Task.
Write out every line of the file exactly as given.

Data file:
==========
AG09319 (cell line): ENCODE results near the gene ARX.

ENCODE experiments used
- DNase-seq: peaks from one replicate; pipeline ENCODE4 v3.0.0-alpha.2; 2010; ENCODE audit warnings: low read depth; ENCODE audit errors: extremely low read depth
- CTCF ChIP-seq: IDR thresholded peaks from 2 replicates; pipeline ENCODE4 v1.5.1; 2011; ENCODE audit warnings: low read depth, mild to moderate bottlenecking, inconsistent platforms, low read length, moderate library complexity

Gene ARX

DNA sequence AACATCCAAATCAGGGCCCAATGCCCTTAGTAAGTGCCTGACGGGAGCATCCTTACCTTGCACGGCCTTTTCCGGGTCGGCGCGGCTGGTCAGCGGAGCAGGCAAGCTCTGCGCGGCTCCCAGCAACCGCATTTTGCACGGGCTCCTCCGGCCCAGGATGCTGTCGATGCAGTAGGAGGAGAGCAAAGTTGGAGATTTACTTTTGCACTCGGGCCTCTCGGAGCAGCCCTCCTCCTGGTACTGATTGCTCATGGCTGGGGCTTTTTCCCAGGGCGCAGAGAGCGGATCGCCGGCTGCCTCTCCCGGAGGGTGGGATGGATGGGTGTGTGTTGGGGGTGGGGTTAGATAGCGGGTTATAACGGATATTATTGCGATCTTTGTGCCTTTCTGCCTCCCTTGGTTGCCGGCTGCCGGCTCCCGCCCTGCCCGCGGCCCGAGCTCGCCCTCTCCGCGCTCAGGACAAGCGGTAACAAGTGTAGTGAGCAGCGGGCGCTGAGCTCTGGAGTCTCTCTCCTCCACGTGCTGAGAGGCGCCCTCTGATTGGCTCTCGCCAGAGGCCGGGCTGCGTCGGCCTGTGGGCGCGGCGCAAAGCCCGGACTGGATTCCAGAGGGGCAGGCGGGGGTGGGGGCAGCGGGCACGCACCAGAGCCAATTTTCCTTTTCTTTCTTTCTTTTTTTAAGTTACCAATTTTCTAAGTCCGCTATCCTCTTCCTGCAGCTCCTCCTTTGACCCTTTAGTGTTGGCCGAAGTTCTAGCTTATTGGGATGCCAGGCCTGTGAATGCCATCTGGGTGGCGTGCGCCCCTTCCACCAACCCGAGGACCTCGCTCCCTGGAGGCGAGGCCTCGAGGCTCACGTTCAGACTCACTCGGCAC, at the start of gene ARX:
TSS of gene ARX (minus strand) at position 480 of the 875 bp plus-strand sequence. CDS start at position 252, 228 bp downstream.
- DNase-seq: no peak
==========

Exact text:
AG09319 (cell line): ENCODE results near the gene ARX.

ENCODE experiments used
- DNase-seq: peaks from one replicate; pipeline ENCODE4 v3.0.0-alpha.2; 2010; ENCODE audit warnings: low read depth; ENCODE audit errors: extremely low read depth
- CTCF ChIP-seq: IDR thresholded peaks from 2 replicates; pipeline ENCODE4 v1.5.1; 2011; ENCODE audit warnings: low read depth, mild to moderate bottlenecking, inconsistent platforms, low read length, moderate library complexity

Gene ARX

DNA sequence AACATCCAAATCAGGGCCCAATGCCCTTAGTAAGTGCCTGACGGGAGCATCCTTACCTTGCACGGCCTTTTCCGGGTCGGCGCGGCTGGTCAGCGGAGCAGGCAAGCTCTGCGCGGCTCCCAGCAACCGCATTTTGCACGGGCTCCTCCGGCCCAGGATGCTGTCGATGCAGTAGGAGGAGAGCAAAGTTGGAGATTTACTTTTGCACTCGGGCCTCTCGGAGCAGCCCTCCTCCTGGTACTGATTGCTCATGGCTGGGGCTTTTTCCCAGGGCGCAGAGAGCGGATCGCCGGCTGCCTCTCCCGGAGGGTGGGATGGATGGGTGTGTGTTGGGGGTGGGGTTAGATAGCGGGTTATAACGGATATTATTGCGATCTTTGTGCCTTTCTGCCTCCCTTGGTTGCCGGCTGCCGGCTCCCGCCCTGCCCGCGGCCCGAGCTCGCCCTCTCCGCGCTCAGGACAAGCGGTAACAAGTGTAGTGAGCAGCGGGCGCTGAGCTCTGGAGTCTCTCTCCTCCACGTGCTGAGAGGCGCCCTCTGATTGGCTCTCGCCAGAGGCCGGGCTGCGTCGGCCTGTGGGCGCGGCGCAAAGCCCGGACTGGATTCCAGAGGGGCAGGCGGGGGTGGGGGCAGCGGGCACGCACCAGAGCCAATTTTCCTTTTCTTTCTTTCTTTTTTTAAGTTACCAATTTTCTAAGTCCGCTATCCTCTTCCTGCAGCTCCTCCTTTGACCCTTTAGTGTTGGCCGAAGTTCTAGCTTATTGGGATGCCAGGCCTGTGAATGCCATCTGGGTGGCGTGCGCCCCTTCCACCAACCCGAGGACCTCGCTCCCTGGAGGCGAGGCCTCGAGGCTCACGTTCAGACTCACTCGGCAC, at the start of gene ARX:
TSS of gene ARX (minus strand) at position 480 of the 875 bp plus-strand sequence. CDS start at position 252, 228 bp downstream.
- DNase-seq: no peak